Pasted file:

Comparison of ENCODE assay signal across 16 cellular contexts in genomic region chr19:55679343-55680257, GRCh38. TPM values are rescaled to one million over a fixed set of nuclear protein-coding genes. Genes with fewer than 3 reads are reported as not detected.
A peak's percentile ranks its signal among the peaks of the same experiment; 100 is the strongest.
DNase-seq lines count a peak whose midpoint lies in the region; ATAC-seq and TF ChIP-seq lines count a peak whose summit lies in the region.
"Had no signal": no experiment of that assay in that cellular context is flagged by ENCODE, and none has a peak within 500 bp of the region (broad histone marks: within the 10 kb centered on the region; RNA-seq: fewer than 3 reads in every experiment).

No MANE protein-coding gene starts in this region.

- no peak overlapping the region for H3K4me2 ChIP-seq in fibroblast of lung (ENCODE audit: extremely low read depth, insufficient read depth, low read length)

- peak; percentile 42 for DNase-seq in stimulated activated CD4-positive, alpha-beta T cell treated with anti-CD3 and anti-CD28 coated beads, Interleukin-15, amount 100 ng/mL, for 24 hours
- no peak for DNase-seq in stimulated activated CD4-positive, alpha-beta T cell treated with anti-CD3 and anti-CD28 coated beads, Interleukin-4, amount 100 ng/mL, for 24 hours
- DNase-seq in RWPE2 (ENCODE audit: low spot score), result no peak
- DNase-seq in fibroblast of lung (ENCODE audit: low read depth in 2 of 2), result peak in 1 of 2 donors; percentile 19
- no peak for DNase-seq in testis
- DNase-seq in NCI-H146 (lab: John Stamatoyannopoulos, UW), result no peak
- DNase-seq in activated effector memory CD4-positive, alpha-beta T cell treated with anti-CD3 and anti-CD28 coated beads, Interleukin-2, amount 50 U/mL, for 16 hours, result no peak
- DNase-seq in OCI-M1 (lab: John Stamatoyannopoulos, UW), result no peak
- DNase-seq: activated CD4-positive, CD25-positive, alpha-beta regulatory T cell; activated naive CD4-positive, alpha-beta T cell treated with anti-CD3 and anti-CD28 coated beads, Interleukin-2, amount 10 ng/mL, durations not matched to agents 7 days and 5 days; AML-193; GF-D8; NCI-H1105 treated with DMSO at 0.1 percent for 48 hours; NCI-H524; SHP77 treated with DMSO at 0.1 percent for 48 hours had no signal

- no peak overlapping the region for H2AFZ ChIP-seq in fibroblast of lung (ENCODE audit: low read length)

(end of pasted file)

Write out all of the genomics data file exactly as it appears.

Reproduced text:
Comparison of ENCODE assay signal across 16 cellular contexts in genomic region chr19:55679343-55680257, GRCh38. TPM values are rescaled to one million over a fixed set of nuclear protein-coding genes. Genes with fewer than 3 reads are reported as not detected.
A peak's percentile ranks its signal among the peaks of the same experiment; 100 is the strongest.
DNase-seq lines count a peak whose midpoint lies in the region; ATAC-seq and TF ChIP-seq lines count a peak whose summit lies in the region.
"Had no signal": no experiment of that assay in that cellular context is flagged by ENCODE, and none has a peak within 500 bp of the region (broad histone marks: within the 10 kb centered on the region; RNA-seq: fewer than 3 reads in every experiment).

No MANE protein-coding gene starts in this region.

- no peak overlapping the region for H3K4me2 ChIP-seq in fibroblast of lung (ENCODE audit: extremely low read depth, insufficient read depth, low read length)

- peak; percentile 42 for DNase-seq in stimulated activated CD4-positive, alpha-beta T cell treated with anti-CD3 and anti-CD28 coated beads, Interleukin-15, amount 100 ng/mL, for 24 hours
- no peak for DNase-seq in stimulated activated CD4-positive, alpha-beta T cell treated with anti-CD3 and anti-CD28 coated beads, Interleukin-4, amount 100 ng/mL, for 24 hours
- DNase-seq in RWPE2 (ENCODE audit: low spot score), result no peak
- DNase-seq in fibroblast of lung (ENCODE audit: low read depth in 2 of 2), result peak in 1 of 2 donors; percentile 19
- no peak for DNase-seq in testis
- DNase-seq in NCI-H146 (lab: John Stamatoyannopoulos, UW), result no peak
- DNase-seq in activated effector memory CD4-positive, alpha-beta T cell treated with anti-CD3 and anti-CD28 coated beads, Interleukin-2, amount 50 U/mL, for 16 hours, result no peak
- DNase-seq in OCI-M1 (lab: John Stamatoyannopoulos, UW), result no peak
- DNase-seq: activated CD4-positive, CD25-positive, alpha-beta regulatory T cell; activated naive CD4-positive, alpha-beta T cell treated with anti-CD3 and anti-CD28 coated beads, Interleukin-2, amount 10 ng/mL, durations not matched to agents 7 days and 5 days; AML-193; GF-D8; NCI-H1105 treated with DMSO at 0.1 percent for 48 hours; NCI-H524; SHP77 treated with DMSO at 0.1 percent for 48 hours had no signal

- no peak overlapping the region for H2AFZ ChIP-seq in fibroblast of lung (ENCODE audit: low read length)